Yes, you might have guessed it — we’ve been working on a book. Since I’m in one of those the-hurrier-I-go-the-behinder-I-get stages, I thought I would cheat and put up the introduction instead of writing an actual post. Hope you enjoy it! – Bee
How We Got Here
If you’ve ever rigged a temporary pen for baby turkeys out of a cardboard box, covered it with your oven baking racks and weighted it down with a few bricks to keep the cats out… you might be a ranch wife.
I was eight when I convinced my father that we needed a horse. At eleven, I was walking a two-mile round trip at six o’clock every morning to feed the horses we kept across the river, then going home to eat breakfast and head to school. My parents bought a ranch when I was 12, but by then we had already had several years of working weekends and summer vacations at the ranch Dad’s partner owned. We didn’t actually move to the ranch until I was seventeen (in fact, we moved on my 17th birthday, something no one in the family remembered until about eight that evening when my personal chronological light bulb went on; I never did get to celebrate that birthday).
I continued to live in town until I was in my late twenties – through circumstance, not choice – sublimating my ranch-wife tendencies through gardening and spending my weekends on horseback or doing ranch chores at my parents’ place. Not until I was thirty-two did I actually have a place of my own in the country. Our primary ranching activity, outside of the gardening which is as natural in my family as breathing, was raising Quarter Horses, although we also had chickens, geese, ducks and — for a few years — pigs. Since my husband spent much time working out of town (and three years at the South Pole), I was usually the person in charge when the well pump went out or the mares needed to be bred or the raccoons got into the chickens.
My husband grew up in Idaho and had never lived in a town. His father used to catch wild horses in the Owyhee desert, break and sell them. His mother grew up on a ranch. By the time he was 10 years old he had an irrigating shovel in his hand and knew how to use it. He grew up poor in the money sense, so he learned early how to make it, fix it or grow it. They kept a milk cow, grew most of their food and food for their animals, and added to the family larder by fishing and hunting. He’s an expert shot with rifle, shotgun or pistol, can weld all sorts of metal, fell trees, rope a steer or shoe a horse. He is one of the most all-around competent men I have ever met – as long as you keep him out of a city, where he becomes agitated and swears a lot. He spent his teens working for the Forest Service, his twenties running heavy equipment, logging and cowboying. He doesn’t have a college degree, but he has so many salable skills he has never once been out of a job.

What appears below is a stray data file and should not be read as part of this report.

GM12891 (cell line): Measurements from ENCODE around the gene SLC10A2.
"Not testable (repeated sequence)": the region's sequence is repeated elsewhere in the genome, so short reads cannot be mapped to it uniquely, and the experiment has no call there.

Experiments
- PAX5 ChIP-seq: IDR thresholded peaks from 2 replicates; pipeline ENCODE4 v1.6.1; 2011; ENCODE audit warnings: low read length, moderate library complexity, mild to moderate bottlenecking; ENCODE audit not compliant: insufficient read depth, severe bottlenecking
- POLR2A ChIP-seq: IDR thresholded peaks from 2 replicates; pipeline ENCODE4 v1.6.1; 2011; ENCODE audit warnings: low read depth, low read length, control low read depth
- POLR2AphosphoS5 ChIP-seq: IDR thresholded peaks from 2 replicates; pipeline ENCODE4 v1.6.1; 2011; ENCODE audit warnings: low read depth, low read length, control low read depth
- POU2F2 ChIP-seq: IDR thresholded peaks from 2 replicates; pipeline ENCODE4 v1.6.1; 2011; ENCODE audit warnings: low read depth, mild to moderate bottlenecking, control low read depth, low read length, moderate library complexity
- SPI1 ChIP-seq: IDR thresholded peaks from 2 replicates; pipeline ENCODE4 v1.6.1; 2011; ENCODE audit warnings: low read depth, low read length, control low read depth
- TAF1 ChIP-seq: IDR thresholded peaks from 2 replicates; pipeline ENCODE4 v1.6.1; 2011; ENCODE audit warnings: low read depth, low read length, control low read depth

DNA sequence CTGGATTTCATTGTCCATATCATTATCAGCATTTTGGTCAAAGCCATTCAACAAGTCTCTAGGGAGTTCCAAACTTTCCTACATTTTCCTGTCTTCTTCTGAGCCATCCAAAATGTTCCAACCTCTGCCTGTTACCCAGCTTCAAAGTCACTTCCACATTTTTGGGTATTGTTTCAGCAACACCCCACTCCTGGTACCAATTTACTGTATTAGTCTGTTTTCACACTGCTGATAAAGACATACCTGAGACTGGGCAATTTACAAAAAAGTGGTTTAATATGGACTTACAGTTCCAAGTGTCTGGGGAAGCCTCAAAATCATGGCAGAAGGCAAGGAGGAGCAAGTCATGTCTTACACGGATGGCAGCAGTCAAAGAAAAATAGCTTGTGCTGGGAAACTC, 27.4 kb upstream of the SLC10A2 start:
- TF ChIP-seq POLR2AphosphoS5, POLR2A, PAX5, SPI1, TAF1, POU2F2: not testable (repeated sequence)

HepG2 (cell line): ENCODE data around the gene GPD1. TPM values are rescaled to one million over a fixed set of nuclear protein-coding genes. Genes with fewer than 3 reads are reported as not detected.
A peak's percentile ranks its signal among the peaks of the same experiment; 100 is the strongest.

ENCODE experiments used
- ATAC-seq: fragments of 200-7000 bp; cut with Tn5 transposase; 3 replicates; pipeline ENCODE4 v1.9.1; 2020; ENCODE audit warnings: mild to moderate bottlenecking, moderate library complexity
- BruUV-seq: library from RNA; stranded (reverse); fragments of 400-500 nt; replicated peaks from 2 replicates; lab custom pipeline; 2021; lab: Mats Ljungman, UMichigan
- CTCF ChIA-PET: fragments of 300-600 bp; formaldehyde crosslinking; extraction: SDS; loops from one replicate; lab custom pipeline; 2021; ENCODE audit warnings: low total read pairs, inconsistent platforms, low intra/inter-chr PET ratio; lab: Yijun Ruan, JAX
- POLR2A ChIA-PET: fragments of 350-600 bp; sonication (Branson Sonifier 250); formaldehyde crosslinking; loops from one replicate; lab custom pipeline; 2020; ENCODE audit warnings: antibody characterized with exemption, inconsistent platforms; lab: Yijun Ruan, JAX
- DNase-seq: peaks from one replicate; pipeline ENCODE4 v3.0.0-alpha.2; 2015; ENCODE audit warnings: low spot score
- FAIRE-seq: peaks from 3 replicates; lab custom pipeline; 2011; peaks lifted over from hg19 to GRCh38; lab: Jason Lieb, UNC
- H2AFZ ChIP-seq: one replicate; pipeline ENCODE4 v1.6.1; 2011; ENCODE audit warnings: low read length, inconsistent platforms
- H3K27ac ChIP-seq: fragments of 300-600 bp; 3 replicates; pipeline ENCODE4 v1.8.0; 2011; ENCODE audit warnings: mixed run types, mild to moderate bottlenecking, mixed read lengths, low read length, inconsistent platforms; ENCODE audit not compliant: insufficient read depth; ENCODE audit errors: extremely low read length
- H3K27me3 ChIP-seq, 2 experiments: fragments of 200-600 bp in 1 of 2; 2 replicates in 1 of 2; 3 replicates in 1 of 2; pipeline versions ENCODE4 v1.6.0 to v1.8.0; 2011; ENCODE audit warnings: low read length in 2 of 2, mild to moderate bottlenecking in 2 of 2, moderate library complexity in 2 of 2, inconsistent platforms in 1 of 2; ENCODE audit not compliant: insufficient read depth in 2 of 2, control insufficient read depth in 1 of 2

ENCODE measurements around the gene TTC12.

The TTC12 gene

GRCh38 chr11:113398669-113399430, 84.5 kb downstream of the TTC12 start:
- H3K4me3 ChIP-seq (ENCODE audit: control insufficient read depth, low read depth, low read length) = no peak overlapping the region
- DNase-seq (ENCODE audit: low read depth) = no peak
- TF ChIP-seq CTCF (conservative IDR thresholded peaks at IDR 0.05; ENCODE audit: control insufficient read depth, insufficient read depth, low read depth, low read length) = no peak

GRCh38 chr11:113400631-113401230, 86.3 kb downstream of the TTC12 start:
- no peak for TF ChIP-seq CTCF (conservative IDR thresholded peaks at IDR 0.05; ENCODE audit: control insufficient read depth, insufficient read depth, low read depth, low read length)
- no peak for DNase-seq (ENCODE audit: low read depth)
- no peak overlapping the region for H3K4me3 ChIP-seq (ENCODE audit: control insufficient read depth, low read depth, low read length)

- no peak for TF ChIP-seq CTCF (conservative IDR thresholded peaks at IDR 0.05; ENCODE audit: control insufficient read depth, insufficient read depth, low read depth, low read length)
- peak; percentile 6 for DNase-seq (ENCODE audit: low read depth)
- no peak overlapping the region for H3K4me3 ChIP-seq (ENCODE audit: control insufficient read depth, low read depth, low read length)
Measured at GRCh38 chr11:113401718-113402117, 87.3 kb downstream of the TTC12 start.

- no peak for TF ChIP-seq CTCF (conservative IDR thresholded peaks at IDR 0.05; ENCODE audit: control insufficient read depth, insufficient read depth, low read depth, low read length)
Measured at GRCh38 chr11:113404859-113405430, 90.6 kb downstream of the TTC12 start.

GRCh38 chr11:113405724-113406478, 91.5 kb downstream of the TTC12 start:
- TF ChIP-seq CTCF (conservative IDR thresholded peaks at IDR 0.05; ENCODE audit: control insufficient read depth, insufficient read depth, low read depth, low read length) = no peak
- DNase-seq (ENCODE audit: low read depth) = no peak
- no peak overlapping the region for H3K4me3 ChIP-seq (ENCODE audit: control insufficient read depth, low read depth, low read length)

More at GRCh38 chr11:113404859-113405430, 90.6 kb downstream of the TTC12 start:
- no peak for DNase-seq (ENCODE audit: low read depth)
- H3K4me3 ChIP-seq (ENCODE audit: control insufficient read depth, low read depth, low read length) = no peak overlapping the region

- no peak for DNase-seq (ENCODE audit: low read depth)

We now live on 185 acres of what was an original homestead in the foothills of far northern California, with our daughter and her family. (Said daughter, by the way, frequently declaimed during her teenage years that she was NEVER going to be living on a ranch when she grew up. Now I can make snide comments about how the apple doesn’t fall far from the tree – she usually sticks her tongue out at me and we laugh.) The ranch had been neglected for over fifty years, which meant basically starting over. We built fences, started gardens, resurrected the irrigation system, cleared blackberries and are still working on regenerating the fruit trees. We now have pigs and chickens and beef cows and a milk cow and sheep; our goal is to be completely self-sufficient as far as food goes.
It’s been an interesting journey and I hope you enjoy reading about our life as much as I’ve enjoyed living it.